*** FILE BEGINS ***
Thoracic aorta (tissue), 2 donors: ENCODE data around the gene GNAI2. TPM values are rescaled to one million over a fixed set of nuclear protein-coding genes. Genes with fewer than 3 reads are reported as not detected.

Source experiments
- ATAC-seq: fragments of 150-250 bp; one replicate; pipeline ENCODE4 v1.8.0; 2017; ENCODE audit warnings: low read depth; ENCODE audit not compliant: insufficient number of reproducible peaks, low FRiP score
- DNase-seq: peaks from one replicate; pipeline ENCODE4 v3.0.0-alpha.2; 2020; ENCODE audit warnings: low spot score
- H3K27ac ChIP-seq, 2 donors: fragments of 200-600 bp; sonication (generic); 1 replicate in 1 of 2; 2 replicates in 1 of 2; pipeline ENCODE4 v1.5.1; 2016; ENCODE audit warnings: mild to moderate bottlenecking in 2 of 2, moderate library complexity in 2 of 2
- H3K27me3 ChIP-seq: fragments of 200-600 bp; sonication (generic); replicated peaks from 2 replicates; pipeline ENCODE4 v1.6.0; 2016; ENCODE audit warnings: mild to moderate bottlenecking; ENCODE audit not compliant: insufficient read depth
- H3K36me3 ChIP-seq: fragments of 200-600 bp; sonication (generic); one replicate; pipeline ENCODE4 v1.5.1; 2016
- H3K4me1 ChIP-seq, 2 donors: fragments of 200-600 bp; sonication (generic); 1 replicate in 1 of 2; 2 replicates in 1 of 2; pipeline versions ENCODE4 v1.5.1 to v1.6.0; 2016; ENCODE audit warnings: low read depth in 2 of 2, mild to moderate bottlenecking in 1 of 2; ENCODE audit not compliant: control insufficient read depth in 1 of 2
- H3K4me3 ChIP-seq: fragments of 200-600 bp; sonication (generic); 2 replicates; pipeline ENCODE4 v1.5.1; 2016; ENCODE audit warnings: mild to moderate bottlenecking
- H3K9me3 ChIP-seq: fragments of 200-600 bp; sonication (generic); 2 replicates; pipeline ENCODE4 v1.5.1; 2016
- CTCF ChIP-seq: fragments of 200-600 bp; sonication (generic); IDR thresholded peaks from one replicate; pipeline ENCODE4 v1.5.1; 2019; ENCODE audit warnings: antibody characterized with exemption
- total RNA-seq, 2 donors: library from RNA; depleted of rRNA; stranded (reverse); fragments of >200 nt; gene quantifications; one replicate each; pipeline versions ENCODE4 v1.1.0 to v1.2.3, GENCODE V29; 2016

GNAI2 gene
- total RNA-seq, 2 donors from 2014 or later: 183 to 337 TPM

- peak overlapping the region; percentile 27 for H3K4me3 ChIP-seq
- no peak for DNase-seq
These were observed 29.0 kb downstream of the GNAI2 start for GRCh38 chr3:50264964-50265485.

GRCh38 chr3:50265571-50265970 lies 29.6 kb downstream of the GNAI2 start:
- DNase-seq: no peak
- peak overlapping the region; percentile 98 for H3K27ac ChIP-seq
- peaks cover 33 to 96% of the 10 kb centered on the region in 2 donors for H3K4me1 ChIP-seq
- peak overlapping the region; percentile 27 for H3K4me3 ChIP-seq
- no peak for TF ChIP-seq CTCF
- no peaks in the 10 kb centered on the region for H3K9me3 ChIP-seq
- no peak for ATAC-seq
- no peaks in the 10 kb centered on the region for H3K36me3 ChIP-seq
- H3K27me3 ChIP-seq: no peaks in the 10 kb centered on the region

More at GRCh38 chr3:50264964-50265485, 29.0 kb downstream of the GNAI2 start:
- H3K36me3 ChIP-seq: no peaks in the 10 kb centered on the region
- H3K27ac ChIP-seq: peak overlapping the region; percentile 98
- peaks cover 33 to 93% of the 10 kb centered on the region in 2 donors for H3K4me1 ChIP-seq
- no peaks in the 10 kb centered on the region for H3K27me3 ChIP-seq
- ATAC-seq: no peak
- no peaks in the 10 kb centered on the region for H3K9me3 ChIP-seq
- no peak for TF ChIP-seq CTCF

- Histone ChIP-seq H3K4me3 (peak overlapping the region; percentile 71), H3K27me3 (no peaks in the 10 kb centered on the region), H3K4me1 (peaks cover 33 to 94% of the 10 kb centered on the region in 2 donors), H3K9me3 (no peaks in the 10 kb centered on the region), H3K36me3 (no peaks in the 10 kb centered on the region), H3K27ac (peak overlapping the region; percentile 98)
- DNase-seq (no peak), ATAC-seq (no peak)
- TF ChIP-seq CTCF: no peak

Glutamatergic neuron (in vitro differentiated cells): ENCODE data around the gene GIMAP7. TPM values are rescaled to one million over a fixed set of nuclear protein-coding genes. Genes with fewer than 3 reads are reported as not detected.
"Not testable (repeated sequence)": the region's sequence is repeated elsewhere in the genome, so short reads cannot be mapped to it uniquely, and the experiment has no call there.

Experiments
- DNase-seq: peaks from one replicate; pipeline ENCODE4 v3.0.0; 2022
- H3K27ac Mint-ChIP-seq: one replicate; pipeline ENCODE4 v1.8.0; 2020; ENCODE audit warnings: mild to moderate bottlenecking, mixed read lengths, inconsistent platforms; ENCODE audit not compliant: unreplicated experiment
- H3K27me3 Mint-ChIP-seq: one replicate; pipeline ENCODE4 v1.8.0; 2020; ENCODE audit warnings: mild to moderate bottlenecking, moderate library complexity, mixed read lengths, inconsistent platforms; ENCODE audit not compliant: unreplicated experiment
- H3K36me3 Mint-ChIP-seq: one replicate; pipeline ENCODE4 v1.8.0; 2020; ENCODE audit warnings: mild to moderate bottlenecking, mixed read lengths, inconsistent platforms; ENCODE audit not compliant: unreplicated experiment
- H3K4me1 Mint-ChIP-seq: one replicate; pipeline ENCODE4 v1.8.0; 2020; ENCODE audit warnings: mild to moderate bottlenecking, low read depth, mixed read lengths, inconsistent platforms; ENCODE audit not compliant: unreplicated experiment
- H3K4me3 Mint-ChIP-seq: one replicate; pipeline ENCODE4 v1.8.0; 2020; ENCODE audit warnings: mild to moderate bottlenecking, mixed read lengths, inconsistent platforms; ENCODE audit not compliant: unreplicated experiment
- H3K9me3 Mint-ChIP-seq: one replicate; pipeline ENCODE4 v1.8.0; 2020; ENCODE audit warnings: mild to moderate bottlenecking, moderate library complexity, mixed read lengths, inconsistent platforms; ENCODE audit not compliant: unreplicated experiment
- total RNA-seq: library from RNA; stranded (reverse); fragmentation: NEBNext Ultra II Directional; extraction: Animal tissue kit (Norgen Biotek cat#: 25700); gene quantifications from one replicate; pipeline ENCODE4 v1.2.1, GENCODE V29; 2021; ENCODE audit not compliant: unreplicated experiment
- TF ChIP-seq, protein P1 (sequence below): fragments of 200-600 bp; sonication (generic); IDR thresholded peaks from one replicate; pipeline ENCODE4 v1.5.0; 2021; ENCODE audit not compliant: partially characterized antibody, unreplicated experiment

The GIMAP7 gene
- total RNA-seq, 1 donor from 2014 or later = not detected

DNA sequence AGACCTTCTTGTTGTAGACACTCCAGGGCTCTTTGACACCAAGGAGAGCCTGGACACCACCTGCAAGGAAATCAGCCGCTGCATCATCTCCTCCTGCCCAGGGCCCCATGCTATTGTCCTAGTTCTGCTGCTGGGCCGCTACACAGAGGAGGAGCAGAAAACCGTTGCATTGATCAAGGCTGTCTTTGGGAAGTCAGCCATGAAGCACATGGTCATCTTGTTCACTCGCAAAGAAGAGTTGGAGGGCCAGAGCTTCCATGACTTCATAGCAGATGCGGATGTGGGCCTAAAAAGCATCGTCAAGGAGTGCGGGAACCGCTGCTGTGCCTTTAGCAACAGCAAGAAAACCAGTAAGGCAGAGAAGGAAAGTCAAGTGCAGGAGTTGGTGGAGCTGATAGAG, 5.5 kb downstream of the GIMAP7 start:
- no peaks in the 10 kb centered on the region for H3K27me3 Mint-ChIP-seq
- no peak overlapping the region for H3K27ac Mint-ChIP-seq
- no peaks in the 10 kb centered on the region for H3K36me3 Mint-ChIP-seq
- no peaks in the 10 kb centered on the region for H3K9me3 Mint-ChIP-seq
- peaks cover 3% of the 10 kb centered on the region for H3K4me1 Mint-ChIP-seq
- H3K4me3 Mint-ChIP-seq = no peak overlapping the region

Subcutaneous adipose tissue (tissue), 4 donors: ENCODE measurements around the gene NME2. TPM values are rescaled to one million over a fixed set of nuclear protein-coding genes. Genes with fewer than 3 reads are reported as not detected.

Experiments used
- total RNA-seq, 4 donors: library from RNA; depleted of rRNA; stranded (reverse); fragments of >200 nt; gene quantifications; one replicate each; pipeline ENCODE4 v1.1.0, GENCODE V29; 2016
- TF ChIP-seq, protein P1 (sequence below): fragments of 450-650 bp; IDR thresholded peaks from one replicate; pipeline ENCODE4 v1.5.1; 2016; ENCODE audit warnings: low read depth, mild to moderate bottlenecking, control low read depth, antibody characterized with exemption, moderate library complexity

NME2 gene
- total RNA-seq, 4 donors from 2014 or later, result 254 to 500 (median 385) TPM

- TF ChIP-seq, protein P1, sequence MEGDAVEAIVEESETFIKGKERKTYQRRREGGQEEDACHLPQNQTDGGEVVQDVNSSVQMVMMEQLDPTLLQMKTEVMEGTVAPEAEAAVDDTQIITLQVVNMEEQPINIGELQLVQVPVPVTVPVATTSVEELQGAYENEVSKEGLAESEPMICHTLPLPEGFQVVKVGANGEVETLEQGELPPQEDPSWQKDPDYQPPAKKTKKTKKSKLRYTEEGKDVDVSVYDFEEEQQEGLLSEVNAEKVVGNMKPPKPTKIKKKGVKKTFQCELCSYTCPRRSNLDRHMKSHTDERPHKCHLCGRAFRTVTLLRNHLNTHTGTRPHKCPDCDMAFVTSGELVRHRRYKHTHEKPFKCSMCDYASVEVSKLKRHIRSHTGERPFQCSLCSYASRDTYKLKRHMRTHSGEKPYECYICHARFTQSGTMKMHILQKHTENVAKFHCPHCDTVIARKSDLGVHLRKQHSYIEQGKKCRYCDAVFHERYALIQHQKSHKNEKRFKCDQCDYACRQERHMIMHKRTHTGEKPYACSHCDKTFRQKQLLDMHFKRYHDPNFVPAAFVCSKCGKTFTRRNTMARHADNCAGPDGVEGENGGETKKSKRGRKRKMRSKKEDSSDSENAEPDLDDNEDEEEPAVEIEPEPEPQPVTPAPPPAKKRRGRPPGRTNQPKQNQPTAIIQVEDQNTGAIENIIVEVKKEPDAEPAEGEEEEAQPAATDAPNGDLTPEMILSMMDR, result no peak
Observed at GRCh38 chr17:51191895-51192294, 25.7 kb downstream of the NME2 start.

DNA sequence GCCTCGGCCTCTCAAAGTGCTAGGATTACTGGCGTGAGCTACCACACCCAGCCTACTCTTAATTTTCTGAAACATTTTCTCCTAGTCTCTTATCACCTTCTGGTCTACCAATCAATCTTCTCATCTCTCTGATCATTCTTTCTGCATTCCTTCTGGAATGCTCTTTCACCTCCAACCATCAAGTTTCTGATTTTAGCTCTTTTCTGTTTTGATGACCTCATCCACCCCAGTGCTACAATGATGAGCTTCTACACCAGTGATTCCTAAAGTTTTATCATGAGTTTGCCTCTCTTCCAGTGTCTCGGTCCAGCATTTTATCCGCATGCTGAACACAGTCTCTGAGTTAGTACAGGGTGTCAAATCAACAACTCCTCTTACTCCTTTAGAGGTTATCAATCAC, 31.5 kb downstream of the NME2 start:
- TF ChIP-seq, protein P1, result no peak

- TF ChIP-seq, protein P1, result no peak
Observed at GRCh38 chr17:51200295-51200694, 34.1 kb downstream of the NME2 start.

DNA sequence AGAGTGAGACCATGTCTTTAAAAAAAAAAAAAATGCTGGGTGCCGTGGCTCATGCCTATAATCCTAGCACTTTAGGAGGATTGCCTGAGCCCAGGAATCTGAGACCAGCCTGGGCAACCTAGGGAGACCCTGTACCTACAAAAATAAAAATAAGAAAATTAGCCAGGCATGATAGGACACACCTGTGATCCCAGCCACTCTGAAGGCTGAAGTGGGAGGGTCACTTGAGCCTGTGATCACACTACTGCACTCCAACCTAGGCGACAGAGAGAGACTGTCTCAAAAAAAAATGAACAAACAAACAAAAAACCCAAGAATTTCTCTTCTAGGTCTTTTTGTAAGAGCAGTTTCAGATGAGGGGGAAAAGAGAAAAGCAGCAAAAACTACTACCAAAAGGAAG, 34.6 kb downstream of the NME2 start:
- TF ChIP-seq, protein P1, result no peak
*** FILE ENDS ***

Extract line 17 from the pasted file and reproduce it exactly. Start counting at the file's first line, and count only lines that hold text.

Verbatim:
These were observed 29.0 kb downstream of the GNAI2 start for GRCh38 chr3:50264964-50265485.